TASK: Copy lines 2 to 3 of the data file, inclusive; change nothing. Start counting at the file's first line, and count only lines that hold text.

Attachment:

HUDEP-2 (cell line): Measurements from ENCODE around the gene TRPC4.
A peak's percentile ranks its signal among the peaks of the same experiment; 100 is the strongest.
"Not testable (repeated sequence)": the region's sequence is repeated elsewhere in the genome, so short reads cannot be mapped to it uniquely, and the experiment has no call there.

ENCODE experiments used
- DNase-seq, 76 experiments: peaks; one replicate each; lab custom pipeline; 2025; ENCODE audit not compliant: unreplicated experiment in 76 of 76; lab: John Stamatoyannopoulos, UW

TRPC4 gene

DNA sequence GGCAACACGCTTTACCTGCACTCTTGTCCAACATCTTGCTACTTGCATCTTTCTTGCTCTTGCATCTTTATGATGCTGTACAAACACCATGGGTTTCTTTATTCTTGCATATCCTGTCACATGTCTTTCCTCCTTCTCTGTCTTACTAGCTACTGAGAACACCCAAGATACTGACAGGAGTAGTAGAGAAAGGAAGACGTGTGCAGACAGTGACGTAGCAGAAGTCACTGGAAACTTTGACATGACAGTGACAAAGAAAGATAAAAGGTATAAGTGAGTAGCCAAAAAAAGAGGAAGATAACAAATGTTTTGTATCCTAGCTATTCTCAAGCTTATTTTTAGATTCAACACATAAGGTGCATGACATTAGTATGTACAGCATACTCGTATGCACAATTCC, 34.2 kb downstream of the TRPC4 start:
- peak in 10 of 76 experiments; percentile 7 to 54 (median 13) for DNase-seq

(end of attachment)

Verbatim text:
A peak's percentile ranks its signal among the peaks of the same experiment; 100 is the strongest.
"Not testable (repeated sequence)": the region's sequence is repeated elsewhere in the genome, so short reads cannot be mapped to it uniquely, and the experiment has no call there.